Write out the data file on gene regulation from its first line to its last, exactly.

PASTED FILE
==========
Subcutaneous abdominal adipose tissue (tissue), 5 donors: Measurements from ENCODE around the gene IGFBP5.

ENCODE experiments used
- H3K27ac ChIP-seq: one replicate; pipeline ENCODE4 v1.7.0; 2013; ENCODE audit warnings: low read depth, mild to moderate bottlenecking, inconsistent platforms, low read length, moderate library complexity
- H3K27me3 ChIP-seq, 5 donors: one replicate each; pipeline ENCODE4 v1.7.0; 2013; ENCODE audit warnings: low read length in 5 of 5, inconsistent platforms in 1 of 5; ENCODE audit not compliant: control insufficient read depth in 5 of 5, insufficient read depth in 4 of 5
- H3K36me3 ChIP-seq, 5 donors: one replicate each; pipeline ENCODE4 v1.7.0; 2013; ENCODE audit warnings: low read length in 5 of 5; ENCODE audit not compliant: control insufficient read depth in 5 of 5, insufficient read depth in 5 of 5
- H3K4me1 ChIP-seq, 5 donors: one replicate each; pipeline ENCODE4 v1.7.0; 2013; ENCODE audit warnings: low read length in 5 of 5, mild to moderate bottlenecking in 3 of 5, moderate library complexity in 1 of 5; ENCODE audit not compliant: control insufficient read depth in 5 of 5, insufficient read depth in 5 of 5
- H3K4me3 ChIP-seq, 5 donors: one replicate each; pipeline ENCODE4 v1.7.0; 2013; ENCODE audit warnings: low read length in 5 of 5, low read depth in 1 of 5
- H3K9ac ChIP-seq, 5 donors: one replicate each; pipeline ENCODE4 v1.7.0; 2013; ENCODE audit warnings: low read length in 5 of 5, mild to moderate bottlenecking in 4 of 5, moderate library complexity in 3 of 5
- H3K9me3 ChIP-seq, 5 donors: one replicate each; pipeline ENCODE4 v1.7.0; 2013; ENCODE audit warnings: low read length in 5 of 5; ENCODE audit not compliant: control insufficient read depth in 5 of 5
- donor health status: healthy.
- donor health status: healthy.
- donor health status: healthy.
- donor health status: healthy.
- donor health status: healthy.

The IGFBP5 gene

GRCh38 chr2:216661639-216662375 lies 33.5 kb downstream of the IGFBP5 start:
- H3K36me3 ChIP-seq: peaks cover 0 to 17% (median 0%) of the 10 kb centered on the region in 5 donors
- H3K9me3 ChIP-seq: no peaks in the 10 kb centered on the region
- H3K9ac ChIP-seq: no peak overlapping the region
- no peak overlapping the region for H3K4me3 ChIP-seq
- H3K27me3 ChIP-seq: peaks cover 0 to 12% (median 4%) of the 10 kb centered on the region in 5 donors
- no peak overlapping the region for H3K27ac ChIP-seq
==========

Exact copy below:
Subcutaneous abdominal adipose tissue (tissue), 5 donors: Measurements from ENCODE around the gene IGFBP5.

ENCODE experiments used
- H3K27ac ChIP-seq: one replicate; pipeline ENCODE4 v1.7.0; 2013; ENCODE audit warnings: low read depth, mild to moderate bottlenecking, inconsistent platforms, low read length, moderate library complexity
- H3K27me3 ChIP-seq, 5 donors: one replicate each; pipeline ENCODE4 v1.7.0; 2013; ENCODE audit warnings: low read length in 5 of 5, inconsistent platforms in 1 of 5; ENCODE audit not compliant: control insufficient read depth in 5 of 5, insufficient read depth in 4 of 5
- H3K36me3 ChIP-seq, 5 donors: one replicate each; pipeline ENCODE4 v1.7.0; 2013; ENCODE audit warnings: low read length in 5 of 5; ENCODE audit not compliant: control insufficient read depth in 5 of 5, insufficient read depth in 5 of 5
- H3K4me1 ChIP-seq, 5 donors: one replicate each; pipeline ENCODE4 v1.7.0; 2013; ENCODE audit warnings: low read length in 5 of 5, mild to moderate bottlenecking in 3 of 5, moderate library complexity in 1 of 5; ENCODE audit not compliant: control insufficient read depth in 5 of 5, insufficient read depth in 5 of 5
- H3K4me3 ChIP-seq, 5 donors: one replicate each; pipeline ENCODE4 v1.7.0; 2013; ENCODE audit warnings: low read length in 5 of 5, low read depth in 1 of 5
- H3K9ac ChIP-seq, 5 donors: one replicate each; pipeline ENCODE4 v1.7.0; 2013; ENCODE audit warnings: low read length in 5 of 5, mild to moderate bottlenecking in 4 of 5, moderate library complexity in 3 of 5
- H3K9me3 ChIP-seq, 5 donors: one replicate each; pipeline ENCODE4 v1.7.0; 2013; ENCODE audit warnings: low read length in 5 of 5; ENCODE audit not compliant: control insufficient read depth in 5 of 5
- donor health status: healthy.
- donor health status: healthy.
- donor health status: healthy.
- donor health status: healthy.
- donor health status: healthy.

The IGFBP5 gene

GRCh38 chr2:216661639-216662375 lies 33.5 kb downstream of the IGFBP5 start:
- H3K36me3 ChIP-seq: peaks cover 0 to 17% (median 0%) of the 10 kb centered on the region in 5 donors
- H3K9me3 ChIP-seq: no peaks in the 10 kb centered on the region
- H3K9ac ChIP-seq: no peak overlapping the region
- no peak overlapping the region for H3K4me3 ChIP-seq
- H3K27me3 ChIP-seq: peaks cover 0 to 12% (median 4%) of the 10 kb centered on the region in 5 donors
- no peak overlapping the region for H3K27ac ChIP-seq